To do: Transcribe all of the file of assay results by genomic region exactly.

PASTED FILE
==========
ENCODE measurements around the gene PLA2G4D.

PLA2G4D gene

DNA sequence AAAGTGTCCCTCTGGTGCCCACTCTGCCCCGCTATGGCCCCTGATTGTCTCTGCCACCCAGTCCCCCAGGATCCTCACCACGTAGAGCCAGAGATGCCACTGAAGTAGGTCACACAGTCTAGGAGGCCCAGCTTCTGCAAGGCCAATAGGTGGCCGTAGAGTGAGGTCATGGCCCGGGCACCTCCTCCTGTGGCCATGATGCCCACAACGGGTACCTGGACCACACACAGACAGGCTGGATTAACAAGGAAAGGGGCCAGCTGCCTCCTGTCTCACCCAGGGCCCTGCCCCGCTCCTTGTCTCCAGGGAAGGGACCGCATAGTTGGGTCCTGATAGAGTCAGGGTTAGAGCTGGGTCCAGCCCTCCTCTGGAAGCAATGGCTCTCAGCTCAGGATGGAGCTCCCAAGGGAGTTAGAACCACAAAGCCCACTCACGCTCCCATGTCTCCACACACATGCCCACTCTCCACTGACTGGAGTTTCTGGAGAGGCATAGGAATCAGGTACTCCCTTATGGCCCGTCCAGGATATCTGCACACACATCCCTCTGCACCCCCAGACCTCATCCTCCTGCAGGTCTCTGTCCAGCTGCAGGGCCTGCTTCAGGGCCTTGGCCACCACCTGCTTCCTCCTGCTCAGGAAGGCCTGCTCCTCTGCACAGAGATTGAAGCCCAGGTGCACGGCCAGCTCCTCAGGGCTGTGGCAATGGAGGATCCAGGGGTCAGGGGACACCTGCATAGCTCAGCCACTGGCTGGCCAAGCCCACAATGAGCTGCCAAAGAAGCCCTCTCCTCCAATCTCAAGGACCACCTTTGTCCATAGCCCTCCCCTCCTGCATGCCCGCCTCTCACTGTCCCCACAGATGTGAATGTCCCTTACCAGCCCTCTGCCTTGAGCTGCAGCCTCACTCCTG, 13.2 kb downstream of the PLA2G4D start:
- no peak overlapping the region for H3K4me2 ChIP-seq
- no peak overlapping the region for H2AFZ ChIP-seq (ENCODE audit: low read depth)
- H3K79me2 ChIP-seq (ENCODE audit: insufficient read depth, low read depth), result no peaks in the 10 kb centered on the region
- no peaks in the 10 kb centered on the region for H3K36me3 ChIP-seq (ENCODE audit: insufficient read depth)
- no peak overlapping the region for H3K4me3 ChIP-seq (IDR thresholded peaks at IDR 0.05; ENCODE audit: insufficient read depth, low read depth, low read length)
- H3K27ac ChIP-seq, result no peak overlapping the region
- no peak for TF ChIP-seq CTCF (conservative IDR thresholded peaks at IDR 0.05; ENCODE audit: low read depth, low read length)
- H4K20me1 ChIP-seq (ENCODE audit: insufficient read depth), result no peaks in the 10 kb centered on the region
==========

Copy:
ENCODE measurements around the gene PLA2G4D.

PLA2G4D gene

DNA sequence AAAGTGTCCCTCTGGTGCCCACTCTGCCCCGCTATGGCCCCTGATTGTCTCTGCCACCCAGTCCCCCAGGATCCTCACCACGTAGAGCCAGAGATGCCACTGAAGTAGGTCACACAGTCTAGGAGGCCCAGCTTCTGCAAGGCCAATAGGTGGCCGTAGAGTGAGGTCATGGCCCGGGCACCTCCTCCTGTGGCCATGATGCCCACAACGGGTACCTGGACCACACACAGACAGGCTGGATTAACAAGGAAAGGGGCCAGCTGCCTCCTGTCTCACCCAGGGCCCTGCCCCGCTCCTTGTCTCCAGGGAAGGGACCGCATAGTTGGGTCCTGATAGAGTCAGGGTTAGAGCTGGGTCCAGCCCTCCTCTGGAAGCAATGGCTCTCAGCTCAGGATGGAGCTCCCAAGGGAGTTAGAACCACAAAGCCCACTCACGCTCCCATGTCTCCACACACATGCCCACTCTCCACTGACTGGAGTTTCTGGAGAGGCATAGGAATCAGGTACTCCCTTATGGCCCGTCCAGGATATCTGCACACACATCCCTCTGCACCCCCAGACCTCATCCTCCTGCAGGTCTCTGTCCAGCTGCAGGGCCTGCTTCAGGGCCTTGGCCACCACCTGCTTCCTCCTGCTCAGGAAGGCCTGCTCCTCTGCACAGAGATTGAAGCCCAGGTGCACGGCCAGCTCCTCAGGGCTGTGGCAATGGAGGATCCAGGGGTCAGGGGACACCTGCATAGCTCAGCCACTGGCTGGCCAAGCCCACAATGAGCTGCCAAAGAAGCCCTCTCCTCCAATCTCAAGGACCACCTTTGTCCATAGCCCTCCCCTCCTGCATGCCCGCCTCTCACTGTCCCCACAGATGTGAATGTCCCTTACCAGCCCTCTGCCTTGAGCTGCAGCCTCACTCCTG, 13.2 kb downstream of the PLA2G4D start:
- no peak overlapping the region for H3K4me2 ChIP-seq
- no peak overlapping the region for H2AFZ ChIP-seq (ENCODE audit: low read depth)
- H3K79me2 ChIP-seq (ENCODE audit: insufficient read depth, low read depth), result no peaks in the 10 kb centered on the region
- no peaks in the 10 kb centered on the region for H3K36me3 ChIP-seq (ENCODE audit: insufficient read depth)
- no peak overlapping the region for H3K4me3 ChIP-seq (IDR thresholded peaks at IDR 0.05; ENCODE audit: insufficient read depth, low read depth, low read length)
- H3K27ac ChIP-seq, result no peak overlapping the region
- no peak for TF ChIP-seq CTCF (conservative IDR thresholded peaks at IDR 0.05; ENCODE audit: low read depth, low read length)
- H4K20me1 ChIP-seq (ENCODE audit: insufficient read depth), result no peaks in the 10 kb centered on the region